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Im trying to find: $\lim\limits_{(x,y)\to(0,0)}\frac{x^2}{x^2+y^2-x}$

  • If I take the path $x=y$ that limit is $0$:

$\lim\limits_{(x,y)\to(0,0)}\frac{y^2}{y^2+y^2-y}=\lim\limits_{(x,y)\to(0,0)}\frac{y}{2y-1}=0$

  • If I take the path $x=y^2$ that limit is $1$:

$\lim\limits_{(x,y)\to(0,0)}\frac{y^4}{y^4+y^2-y^2}=\lim\limits_{(x,y)\to(0,0)}\frac{y^4}{y^4}=1$

So the limit doesn't exist.

But wolframalpha says that limit is $0$.

I tried polar coordinates and I get: $\lim\limits_{r\to0}\frac{rcos^2\alpha}{r-cos\alpha}$

  • If $cos\alpha \neq 0$ that limit is $0$.

  • If $cos\alpha = 0$ that means that $x = 0$. Then:

$\lim\limits_{(x,y)\to(0,0)}\frac{x^2}{x^2+y^2-x}$ = $\lim\limits_{(x,y)\to(0,0)}\frac{0}{y^2}=0$

So the limit is $0$.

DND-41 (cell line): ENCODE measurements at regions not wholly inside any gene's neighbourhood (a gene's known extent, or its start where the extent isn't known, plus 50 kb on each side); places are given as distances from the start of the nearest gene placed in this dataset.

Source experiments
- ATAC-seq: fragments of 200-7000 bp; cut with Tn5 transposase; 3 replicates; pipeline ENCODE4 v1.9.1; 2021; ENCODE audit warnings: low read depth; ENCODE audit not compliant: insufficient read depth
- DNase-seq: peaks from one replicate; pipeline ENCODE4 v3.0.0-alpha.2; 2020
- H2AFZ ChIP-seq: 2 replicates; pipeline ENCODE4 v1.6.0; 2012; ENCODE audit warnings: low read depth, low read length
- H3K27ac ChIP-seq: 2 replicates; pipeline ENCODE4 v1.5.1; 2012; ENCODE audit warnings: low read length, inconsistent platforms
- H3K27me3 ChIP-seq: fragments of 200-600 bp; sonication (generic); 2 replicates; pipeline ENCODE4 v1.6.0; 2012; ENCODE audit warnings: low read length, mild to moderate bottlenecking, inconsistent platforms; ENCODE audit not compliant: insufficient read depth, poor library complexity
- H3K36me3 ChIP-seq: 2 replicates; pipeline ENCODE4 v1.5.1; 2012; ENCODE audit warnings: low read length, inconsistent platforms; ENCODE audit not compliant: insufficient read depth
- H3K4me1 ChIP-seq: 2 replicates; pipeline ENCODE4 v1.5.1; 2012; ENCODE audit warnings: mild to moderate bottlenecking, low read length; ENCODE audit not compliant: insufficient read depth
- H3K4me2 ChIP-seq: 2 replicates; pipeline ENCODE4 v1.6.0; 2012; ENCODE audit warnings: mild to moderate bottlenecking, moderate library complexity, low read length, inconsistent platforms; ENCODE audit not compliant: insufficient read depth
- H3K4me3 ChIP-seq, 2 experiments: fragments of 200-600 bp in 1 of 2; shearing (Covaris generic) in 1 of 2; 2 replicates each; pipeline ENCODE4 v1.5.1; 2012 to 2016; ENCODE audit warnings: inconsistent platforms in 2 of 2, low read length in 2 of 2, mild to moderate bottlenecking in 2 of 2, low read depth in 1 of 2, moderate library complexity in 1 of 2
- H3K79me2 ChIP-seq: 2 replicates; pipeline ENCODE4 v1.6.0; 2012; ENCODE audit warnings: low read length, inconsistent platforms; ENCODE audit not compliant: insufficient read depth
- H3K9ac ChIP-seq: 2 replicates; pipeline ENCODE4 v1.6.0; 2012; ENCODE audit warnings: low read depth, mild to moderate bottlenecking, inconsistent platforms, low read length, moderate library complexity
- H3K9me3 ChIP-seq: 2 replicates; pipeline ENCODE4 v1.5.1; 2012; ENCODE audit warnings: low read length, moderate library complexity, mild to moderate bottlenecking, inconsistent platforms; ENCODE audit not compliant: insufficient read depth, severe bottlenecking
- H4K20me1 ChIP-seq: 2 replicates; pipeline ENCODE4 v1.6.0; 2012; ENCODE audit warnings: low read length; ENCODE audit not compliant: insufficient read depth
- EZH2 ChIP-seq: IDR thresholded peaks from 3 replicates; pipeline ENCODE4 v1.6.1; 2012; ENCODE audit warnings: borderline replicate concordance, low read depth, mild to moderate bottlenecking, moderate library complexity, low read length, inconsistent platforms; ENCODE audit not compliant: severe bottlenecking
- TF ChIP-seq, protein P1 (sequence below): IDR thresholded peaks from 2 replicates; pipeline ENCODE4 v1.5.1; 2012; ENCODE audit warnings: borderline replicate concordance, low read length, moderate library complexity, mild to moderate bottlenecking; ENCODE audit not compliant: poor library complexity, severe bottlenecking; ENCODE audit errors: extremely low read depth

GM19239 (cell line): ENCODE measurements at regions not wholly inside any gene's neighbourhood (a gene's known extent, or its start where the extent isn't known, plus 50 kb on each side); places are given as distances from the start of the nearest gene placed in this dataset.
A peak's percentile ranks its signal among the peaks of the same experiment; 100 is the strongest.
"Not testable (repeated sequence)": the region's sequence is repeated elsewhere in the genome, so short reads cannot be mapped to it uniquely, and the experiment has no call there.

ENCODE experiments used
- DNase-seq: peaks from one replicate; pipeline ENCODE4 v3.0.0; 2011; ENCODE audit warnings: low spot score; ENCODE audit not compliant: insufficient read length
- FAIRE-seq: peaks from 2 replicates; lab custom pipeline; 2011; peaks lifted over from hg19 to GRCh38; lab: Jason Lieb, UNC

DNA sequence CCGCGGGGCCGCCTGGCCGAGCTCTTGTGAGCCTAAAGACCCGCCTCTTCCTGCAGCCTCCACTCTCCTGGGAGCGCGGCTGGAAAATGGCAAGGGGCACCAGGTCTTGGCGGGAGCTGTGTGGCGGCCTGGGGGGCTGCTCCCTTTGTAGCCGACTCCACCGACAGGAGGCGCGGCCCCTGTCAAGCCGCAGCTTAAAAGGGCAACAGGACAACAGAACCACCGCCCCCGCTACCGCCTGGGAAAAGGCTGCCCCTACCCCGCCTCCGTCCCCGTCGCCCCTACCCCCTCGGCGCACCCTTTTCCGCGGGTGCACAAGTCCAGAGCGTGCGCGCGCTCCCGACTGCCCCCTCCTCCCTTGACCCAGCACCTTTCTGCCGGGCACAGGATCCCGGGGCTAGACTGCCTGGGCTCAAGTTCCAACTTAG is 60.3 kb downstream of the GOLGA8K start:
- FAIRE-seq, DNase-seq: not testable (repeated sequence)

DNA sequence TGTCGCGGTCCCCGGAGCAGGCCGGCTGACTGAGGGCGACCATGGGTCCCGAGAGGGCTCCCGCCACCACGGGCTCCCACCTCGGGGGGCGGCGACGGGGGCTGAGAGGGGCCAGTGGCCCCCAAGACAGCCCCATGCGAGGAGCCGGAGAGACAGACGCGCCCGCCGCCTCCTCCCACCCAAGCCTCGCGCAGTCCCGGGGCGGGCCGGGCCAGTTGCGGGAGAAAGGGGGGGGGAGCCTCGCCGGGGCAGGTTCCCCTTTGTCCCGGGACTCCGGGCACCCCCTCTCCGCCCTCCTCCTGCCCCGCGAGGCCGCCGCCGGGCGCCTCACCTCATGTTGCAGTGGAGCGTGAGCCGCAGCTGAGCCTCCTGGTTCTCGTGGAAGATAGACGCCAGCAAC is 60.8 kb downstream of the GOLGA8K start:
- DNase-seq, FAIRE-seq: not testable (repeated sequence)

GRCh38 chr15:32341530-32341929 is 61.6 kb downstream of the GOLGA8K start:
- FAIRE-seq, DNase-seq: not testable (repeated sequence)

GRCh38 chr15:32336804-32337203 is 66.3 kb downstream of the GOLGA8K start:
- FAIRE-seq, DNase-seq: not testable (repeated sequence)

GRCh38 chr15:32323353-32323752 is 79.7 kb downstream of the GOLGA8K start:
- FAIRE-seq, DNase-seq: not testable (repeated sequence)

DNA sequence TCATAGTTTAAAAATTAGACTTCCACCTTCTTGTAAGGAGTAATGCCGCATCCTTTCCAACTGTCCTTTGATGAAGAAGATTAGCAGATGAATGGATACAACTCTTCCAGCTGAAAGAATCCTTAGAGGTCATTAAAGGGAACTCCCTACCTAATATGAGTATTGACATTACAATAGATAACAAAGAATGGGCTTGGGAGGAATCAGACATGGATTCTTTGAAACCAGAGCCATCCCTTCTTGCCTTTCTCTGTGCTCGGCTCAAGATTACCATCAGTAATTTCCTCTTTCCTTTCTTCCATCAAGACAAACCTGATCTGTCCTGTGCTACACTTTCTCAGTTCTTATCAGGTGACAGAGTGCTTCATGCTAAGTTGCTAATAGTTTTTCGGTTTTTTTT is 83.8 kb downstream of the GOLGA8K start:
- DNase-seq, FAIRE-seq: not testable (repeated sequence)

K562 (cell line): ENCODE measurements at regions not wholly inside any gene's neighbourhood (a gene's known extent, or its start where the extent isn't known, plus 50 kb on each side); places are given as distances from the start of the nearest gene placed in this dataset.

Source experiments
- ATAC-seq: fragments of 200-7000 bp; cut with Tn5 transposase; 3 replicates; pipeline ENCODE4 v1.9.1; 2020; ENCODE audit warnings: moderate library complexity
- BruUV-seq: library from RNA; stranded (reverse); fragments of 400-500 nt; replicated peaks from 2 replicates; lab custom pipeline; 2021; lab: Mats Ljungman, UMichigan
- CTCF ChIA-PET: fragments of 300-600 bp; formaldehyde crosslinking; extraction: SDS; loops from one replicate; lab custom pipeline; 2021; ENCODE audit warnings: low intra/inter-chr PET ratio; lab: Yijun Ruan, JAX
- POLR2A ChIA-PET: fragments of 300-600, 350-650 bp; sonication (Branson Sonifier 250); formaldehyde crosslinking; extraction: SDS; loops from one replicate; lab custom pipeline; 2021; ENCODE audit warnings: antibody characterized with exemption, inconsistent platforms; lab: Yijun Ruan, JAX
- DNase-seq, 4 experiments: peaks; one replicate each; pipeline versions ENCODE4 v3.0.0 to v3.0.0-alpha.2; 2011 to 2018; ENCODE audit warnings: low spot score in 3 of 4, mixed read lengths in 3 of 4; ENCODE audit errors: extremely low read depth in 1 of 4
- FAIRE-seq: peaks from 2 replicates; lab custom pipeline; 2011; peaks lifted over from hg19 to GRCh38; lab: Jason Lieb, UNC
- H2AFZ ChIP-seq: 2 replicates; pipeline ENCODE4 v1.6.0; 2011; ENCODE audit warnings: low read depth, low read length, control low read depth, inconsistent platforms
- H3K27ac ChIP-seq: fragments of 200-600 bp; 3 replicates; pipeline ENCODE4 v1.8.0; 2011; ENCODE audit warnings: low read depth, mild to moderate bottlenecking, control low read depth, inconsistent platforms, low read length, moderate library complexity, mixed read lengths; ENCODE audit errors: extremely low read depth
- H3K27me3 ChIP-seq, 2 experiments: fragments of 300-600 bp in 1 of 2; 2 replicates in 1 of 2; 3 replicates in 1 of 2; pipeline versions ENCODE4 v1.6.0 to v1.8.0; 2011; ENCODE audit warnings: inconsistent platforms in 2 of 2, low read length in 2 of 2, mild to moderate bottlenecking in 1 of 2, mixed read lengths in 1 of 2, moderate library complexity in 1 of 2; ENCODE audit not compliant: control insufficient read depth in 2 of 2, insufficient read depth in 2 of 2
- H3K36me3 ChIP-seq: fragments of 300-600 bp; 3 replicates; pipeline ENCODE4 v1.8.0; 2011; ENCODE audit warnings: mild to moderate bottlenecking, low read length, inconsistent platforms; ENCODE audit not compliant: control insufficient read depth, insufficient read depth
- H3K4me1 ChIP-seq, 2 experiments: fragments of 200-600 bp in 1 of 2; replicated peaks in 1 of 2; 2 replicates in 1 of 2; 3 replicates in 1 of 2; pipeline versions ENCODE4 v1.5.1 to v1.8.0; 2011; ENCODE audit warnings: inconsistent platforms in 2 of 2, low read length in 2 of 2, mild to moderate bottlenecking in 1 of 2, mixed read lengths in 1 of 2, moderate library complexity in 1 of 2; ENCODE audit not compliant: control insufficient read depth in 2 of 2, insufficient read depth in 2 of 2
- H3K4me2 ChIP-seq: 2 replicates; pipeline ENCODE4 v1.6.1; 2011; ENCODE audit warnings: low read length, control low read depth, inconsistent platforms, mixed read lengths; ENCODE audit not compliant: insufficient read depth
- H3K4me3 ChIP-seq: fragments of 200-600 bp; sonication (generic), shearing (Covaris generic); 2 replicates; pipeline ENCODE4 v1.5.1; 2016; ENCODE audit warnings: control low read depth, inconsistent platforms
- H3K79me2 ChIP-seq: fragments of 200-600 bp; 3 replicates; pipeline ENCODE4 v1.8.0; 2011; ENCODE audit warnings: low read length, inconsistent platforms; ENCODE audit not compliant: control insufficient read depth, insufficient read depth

Wich one is true? What is correct and what is wrong? (Excuse me for my english).

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2 Answers 2

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When you say, "If $\cos\alpha\neq0$", you are treating $\cos \alpha$ as a constant, which is equivalent to treating $y/x$ as a constant. So this means that if you approach $(x,y)=(0,0)$ along a path where $y/x$ is a constant, the limit is 0.

That is consistent with your finding in the first approach.

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It sounds like asking to compute the limit of $x/y$ as both $x$ and $y$ tend to 0. The limit depends on which variable tends to 0 faster. The limit under a given path exists, but not the general limit, in the same way as a right-side limit and left-side limit for a univariate function may both exist, but differ.

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    $\begingroup$ No, that's not what OP is asking. $\endgroup$ Nov 4, 2016 at 2:41

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